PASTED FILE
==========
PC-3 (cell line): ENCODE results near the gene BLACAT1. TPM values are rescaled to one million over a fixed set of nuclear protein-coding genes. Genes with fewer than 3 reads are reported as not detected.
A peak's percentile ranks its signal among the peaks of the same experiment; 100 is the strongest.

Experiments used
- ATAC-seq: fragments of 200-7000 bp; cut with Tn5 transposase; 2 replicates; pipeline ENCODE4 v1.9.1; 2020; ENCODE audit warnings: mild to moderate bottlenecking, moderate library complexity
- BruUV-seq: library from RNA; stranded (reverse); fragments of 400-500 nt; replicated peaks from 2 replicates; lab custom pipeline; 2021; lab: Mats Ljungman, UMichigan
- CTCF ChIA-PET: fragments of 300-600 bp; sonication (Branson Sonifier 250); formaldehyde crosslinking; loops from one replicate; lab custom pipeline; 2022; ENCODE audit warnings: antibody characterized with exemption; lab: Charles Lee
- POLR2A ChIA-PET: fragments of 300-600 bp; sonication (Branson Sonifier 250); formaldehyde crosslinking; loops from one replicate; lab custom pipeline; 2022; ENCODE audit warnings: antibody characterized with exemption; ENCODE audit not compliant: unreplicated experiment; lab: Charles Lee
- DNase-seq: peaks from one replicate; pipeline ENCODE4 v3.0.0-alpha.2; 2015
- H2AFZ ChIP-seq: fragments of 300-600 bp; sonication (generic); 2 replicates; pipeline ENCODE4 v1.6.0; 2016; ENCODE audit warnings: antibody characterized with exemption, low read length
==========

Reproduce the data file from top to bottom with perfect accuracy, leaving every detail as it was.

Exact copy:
PC-3 (cell line): ENCODE results near the gene BLACAT1. TPM values are rescaled to one million over a fixed set of nuclear protein-coding genes. Genes with fewer than 3 reads are reported as not detected.
A peak's percentile ranks its signal among the peaks of the same experiment; 100 is the strongest.

Experiments used
- ATAC-seq: fragments of 200-7000 bp; cut with Tn5 transposase; 2 replicates; pipeline ENCODE4 v1.9.1; 2020; ENCODE audit warnings: mild to moderate bottlenecking, moderate library complexity
- BruUV-seq: library from RNA; stranded (reverse); fragments of 400-500 nt; replicated peaks from 2 replicates; lab custom pipeline; 2021; lab: Mats Ljungman, UMichigan
- CTCF ChIA-PET: fragments of 300-600 bp; sonication (Branson Sonifier 250); formaldehyde crosslinking; loops from one replicate; lab custom pipeline; 2022; ENCODE audit warnings: antibody characterized with exemption; lab: Charles Lee
- POLR2A ChIA-PET: fragments of 300-600 bp; sonication (Branson Sonifier 250); formaldehyde crosslinking; loops from one replicate; lab custom pipeline; 2022; ENCODE audit warnings: antibody characterized with exemption; ENCODE audit not compliant: unreplicated experiment; lab: Charles Lee
- DNase-seq: peaks from one replicate; pipeline ENCODE4 v3.0.0-alpha.2; 2015
- H2AFZ ChIP-seq: fragments of 300-600 bp; sonication (generic); 2 replicates; pipeline ENCODE4 v1.6.0; 2016; ENCODE audit warnings: antibody characterized with exemption, low read length